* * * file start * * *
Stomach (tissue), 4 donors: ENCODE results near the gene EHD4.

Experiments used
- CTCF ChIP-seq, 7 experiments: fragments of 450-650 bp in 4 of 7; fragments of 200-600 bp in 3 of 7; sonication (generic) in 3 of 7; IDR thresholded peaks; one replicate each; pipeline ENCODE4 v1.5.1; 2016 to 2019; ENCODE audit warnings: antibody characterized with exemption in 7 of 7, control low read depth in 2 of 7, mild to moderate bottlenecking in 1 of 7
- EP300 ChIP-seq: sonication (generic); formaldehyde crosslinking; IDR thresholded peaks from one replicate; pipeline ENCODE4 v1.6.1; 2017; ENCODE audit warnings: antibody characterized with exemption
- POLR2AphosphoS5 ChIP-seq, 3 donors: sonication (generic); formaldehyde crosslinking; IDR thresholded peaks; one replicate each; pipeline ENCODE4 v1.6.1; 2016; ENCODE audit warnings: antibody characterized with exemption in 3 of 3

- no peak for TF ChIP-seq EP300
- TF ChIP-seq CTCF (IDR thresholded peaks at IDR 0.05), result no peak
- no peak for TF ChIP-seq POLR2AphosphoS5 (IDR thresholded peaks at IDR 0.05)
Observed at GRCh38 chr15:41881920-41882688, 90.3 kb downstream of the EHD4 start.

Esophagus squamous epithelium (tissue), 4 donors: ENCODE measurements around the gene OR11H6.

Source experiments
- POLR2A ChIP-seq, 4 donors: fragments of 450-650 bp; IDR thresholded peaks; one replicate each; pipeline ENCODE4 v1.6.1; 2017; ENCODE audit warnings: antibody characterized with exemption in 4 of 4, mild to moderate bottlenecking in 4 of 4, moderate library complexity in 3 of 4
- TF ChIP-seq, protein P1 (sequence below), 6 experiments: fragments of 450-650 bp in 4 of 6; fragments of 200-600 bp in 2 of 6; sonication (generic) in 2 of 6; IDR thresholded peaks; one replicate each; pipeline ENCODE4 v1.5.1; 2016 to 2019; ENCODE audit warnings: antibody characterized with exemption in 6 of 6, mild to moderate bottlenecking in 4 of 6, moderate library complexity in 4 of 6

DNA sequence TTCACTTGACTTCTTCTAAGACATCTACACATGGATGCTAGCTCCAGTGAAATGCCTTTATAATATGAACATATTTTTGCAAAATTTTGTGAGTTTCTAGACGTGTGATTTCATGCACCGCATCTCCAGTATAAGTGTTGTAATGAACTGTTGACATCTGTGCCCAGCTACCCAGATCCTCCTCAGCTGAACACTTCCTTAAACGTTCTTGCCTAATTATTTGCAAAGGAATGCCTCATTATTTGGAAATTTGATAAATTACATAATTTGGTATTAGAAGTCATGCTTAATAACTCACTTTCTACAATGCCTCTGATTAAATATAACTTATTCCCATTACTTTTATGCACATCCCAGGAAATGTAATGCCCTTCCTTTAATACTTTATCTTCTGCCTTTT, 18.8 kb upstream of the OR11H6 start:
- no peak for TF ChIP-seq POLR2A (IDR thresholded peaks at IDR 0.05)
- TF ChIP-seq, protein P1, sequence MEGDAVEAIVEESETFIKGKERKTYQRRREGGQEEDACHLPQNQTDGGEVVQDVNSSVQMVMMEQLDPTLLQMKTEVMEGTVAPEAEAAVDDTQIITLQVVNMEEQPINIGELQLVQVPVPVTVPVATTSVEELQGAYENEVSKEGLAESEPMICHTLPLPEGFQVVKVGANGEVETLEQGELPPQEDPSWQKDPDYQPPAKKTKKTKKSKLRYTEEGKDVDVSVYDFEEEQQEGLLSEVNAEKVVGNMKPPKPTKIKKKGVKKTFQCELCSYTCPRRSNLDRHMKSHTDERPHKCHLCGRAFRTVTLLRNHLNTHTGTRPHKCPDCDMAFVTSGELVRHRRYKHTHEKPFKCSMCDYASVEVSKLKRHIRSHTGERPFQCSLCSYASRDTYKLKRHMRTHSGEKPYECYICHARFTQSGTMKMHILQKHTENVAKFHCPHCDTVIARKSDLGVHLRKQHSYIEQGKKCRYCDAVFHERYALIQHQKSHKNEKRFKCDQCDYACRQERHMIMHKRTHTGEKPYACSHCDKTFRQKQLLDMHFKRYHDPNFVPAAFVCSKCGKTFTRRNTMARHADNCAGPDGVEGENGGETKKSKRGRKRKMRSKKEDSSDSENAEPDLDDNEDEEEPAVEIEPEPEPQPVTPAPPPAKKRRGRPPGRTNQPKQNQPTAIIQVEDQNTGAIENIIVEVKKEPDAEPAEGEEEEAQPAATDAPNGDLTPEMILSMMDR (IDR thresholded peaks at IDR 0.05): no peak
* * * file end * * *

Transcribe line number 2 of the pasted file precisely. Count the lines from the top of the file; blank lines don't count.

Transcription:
Experiments used